When Supernatural was in the planning process they discussed what kind of creatures should be in this universe. Someone suggested angels but Kripke shot that idea down immediately. For three years various writers kept bringing up angels and Kripke always said no, that they didn’t fit in the Supernatural universe. Then someone gave him an old poem about angels, which led to him looking into scripture about angels. He realized that angels hadn’t always fit our modern stereotypes for them. Angels in scripture were warriors that followed the orders of heaven and those orders often resulted in human suffering. Kripke walked into the season 4 planning meeting and said “Angels, but they’re dicks.”
That’s how writing works. Sometimes the idea you dismissed in the beginning will end up being a major part of your story. When Kripke sat down to create Supernatural he firmly believed that angels had no place in it. They’ve now been a part of the plot for 7 seasons. If he hadn’t changed his mind on angels we never would have gotten the golden season 5 and Supernatural might have been cancelled long ago.
It’s true that when Kripke created Dean he saw him as straight but character visions can change over time. Kripke’s also said that he created Dean to have the “devil-may-care swagger of Han Solo.” Ten years later and a major part of Dean’s personality is that he cares too much, to the point where his emotions would be crippling if he didn’t bury them down and cover them in alcohol. The swagger is mostly gone, it still pops up from time to time but we’re now more likely to see Dean being worried or emotional than to see him with a devil-may-care attitude. Dean has changed from Kripke’s original vision because people change over the course of a decade. Also, Kripke isn’t the only one writing Dean, other people have helped shape the character and continue to develop him.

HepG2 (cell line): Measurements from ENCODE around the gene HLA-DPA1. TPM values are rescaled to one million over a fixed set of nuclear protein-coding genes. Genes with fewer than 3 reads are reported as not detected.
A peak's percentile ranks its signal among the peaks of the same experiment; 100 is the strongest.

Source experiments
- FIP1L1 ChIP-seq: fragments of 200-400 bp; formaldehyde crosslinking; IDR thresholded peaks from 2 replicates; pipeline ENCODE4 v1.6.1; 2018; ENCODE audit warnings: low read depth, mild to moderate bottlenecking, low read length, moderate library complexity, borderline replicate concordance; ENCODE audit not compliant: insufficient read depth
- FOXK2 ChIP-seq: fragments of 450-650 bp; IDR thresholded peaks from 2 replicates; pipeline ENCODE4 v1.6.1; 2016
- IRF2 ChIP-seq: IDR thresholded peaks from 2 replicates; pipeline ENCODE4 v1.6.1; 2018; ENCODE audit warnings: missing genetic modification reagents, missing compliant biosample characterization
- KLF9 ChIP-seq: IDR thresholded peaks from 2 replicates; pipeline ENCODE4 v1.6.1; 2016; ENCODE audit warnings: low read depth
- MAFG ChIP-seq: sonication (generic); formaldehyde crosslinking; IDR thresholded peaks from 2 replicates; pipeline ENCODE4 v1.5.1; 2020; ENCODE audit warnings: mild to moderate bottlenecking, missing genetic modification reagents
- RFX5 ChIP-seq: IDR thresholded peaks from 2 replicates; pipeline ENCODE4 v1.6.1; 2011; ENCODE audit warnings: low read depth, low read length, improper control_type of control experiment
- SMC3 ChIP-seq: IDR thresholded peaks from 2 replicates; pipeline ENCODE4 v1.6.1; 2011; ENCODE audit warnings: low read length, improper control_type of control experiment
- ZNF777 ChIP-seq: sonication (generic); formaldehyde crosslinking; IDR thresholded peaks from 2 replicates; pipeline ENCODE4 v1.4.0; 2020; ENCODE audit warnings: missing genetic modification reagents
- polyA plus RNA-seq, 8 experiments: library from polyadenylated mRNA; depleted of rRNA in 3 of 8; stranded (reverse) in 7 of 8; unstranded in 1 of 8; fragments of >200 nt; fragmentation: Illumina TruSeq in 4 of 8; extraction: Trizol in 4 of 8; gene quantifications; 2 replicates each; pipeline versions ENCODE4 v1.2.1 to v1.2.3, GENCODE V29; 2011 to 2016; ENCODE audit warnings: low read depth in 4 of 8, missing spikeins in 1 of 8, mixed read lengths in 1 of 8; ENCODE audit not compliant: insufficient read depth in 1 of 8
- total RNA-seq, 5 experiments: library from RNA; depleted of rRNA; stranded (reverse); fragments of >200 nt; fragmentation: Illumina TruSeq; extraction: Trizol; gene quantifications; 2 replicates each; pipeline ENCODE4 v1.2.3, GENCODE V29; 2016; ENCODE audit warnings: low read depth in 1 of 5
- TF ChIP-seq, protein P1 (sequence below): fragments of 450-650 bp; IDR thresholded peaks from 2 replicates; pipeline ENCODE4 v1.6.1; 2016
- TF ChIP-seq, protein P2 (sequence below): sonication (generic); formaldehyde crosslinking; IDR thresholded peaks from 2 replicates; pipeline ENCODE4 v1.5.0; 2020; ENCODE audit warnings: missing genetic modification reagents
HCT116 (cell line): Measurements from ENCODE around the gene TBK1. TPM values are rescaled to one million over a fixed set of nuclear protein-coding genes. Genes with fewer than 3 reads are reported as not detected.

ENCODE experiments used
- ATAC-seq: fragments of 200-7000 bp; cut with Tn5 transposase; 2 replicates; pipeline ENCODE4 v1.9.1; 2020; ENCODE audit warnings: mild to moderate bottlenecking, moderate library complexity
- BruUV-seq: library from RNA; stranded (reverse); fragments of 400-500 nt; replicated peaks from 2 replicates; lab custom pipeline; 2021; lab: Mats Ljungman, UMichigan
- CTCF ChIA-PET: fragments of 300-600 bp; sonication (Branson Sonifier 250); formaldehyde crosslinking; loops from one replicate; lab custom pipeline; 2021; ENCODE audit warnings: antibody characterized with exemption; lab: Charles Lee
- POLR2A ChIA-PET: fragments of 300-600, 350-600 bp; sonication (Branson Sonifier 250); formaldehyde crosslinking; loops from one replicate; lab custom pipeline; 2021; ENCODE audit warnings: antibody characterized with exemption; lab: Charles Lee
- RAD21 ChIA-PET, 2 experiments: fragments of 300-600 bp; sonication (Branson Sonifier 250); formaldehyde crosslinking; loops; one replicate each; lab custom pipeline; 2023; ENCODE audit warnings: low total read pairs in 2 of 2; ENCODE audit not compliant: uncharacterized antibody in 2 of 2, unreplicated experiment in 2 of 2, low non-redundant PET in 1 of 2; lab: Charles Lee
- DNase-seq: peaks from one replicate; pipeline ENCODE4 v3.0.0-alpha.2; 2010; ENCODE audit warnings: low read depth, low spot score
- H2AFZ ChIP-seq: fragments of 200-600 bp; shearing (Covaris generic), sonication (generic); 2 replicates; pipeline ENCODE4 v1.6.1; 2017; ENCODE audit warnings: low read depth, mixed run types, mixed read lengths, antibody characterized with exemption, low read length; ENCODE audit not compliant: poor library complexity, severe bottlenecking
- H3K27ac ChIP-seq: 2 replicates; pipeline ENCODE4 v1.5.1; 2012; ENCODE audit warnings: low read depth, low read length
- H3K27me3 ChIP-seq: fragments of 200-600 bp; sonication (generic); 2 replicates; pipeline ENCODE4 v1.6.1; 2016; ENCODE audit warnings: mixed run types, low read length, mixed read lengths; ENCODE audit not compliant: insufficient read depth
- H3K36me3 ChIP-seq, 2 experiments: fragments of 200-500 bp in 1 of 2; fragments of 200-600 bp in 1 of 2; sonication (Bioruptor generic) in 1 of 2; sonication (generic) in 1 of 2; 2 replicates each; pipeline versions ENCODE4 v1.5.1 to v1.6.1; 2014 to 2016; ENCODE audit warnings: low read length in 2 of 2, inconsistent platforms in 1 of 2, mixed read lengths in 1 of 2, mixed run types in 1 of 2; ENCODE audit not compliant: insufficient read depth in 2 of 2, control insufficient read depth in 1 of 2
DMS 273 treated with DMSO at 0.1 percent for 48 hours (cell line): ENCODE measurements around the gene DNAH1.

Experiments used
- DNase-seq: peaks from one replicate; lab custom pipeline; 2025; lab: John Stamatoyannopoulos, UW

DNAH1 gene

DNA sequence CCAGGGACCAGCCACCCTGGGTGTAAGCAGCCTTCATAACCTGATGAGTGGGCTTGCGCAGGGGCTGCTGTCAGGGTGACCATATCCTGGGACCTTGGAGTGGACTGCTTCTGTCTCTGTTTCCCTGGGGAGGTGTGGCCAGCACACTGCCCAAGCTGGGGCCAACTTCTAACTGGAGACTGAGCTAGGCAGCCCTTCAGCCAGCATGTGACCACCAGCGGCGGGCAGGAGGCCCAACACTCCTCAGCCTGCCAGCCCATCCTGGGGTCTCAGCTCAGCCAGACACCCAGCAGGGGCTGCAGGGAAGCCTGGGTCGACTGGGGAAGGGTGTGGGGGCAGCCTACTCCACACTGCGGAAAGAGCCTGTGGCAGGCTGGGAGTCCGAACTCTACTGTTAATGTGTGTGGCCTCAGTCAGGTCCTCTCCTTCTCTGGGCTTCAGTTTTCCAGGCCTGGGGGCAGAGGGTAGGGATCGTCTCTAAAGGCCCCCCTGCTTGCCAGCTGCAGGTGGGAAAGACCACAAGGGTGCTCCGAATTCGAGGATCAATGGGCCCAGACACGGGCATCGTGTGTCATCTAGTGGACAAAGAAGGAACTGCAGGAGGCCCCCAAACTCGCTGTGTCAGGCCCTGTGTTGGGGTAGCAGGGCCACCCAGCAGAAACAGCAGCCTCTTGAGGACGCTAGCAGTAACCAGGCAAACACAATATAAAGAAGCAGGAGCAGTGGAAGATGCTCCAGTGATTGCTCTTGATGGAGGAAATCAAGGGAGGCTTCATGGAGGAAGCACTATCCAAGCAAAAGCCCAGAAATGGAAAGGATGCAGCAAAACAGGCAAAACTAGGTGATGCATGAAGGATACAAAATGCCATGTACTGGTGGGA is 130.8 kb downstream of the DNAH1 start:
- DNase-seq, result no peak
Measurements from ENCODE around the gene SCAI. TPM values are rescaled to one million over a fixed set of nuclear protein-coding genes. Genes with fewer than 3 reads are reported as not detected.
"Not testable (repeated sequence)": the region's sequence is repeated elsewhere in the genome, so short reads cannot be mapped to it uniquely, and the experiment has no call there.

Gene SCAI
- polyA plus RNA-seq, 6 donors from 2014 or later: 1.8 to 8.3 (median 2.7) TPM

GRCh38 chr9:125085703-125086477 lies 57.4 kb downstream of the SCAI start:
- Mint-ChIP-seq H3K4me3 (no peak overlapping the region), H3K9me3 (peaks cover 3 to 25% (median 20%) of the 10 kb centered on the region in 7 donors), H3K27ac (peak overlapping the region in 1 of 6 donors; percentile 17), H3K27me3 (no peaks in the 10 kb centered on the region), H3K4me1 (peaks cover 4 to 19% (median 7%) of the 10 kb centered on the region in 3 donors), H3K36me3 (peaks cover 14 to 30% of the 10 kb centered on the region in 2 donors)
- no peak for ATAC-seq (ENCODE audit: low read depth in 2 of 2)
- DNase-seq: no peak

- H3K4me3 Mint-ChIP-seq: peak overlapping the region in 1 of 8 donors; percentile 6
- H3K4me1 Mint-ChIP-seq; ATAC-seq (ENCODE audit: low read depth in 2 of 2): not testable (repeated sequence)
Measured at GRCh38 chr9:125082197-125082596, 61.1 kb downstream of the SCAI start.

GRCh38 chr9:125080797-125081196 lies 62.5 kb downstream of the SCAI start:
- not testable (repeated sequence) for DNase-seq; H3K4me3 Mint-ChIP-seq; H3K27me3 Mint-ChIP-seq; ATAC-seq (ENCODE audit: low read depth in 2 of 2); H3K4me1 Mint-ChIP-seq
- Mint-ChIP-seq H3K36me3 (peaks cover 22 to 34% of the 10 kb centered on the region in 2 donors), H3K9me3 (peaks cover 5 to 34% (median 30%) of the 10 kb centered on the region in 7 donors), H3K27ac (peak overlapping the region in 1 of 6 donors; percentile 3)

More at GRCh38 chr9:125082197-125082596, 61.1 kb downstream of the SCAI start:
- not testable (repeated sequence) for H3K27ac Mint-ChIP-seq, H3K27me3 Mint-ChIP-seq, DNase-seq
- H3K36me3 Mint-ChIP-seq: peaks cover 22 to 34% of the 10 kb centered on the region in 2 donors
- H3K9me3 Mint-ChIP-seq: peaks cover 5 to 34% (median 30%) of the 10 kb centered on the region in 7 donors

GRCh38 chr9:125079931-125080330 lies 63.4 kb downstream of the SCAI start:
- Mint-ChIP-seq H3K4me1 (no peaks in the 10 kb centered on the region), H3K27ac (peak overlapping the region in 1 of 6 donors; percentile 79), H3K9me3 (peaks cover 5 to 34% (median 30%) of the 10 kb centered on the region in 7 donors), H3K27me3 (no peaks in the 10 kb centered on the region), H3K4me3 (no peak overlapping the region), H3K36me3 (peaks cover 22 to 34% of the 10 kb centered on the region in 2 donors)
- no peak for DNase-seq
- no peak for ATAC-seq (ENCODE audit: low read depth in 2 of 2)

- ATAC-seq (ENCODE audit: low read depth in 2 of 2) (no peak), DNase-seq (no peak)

Supernatural is using Destiel subtext, even journalists and non-shippers can see it. What we don’t know is if the subtext is going to lead to anything. It’s possible that the powers that be still view Dean as straight and are putting in that subtext as queer baiting. It’s also possible that the original vision of Dean’s sexuality has changed and they’re foreshadowing that Dean and Cas will be entering a romantic relationship.